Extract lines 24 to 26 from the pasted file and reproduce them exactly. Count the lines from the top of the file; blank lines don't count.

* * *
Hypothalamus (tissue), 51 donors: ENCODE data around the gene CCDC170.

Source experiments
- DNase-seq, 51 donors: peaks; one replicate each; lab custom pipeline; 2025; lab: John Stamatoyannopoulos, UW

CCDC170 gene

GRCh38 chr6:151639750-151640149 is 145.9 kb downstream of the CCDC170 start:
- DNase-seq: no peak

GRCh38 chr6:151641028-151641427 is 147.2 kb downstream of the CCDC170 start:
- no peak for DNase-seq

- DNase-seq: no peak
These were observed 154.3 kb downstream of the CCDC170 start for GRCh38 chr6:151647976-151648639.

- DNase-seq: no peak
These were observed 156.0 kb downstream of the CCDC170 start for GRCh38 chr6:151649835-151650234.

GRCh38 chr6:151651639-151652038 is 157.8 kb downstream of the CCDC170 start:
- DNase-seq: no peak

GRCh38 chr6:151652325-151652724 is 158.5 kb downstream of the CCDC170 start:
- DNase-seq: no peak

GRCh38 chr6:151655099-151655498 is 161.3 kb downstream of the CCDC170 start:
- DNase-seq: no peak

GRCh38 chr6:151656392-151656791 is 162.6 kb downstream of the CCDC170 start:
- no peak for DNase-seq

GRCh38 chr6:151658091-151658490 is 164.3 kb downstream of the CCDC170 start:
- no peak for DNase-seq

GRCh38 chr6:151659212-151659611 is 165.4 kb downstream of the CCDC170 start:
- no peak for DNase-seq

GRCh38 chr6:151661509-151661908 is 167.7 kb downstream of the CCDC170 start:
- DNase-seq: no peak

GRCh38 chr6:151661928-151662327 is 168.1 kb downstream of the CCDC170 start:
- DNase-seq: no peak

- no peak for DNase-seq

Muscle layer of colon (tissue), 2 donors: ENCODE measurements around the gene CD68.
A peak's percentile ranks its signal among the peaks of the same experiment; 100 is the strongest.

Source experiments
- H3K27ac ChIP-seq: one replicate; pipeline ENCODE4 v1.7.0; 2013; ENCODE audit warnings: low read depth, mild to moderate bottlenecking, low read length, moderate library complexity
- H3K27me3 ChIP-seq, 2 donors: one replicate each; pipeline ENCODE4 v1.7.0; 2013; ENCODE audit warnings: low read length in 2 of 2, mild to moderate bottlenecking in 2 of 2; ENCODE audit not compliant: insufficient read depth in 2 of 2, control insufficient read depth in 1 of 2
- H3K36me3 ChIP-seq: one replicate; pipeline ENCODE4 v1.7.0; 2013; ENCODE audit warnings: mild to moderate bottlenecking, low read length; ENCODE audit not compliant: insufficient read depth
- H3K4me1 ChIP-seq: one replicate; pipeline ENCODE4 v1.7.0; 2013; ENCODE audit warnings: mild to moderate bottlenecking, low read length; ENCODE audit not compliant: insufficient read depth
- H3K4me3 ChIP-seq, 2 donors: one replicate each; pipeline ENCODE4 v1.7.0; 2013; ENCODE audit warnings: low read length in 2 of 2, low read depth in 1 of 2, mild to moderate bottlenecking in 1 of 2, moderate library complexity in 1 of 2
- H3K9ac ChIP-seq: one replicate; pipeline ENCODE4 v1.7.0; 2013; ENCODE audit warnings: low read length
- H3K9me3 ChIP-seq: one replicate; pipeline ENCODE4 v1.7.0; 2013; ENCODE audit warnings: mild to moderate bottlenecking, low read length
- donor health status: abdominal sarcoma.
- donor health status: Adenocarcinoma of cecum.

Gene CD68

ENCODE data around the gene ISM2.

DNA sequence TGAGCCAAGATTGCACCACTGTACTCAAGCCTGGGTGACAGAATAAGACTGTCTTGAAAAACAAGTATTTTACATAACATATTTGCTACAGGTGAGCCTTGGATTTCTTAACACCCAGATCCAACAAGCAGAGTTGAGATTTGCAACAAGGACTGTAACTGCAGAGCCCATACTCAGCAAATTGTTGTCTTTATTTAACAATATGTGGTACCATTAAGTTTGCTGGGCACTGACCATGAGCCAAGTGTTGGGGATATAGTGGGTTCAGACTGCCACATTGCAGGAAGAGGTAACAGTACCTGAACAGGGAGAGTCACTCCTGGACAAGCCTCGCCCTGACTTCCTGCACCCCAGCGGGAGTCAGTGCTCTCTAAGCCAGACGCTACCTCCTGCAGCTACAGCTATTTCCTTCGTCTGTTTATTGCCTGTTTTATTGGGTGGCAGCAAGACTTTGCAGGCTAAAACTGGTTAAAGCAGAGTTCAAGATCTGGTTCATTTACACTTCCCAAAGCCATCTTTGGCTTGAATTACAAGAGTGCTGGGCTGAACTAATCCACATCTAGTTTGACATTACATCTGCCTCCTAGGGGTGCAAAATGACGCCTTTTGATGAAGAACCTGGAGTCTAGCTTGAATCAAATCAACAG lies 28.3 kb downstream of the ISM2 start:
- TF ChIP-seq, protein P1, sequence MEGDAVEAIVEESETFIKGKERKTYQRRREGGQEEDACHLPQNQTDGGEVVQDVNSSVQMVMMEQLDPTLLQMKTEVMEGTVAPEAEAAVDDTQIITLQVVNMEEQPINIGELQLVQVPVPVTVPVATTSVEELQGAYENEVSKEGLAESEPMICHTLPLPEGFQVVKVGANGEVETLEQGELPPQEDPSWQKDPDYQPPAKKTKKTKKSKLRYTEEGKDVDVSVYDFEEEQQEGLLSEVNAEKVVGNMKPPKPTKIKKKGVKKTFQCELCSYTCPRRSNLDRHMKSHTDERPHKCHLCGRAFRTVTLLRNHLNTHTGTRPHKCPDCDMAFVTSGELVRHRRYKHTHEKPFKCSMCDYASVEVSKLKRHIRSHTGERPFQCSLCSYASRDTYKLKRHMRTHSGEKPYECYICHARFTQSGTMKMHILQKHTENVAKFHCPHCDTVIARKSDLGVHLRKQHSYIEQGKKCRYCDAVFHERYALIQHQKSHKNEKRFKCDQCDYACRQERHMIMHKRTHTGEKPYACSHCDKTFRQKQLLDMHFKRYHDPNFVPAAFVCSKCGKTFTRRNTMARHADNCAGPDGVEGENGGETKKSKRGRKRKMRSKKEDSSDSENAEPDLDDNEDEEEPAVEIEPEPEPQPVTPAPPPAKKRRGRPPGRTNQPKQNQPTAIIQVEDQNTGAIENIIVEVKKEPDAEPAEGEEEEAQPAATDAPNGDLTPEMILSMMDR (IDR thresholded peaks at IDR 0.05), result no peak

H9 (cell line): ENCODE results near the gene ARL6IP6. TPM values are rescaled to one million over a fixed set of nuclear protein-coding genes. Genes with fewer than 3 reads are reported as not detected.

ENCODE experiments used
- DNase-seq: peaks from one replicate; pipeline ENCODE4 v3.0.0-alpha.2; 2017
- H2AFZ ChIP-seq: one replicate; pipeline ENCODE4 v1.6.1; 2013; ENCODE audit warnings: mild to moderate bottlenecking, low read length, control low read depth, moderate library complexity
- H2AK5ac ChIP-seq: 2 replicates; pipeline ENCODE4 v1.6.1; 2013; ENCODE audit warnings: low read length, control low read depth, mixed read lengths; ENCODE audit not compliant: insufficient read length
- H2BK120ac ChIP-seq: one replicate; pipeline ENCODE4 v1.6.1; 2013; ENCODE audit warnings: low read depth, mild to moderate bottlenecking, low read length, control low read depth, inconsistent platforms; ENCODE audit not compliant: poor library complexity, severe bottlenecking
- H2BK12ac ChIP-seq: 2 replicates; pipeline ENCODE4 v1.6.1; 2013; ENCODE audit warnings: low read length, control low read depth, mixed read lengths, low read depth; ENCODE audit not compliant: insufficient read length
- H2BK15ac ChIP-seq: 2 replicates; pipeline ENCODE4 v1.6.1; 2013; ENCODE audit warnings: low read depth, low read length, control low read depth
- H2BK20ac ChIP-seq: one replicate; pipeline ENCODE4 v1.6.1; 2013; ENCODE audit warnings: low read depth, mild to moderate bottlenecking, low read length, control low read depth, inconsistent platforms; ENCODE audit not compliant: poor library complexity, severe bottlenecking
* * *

- no peak for DNase-seq

GRCh38 chr6:151661509-151661908 is 167.7 kb downstream of the CCDC170 start:
- DNase-seq: no peak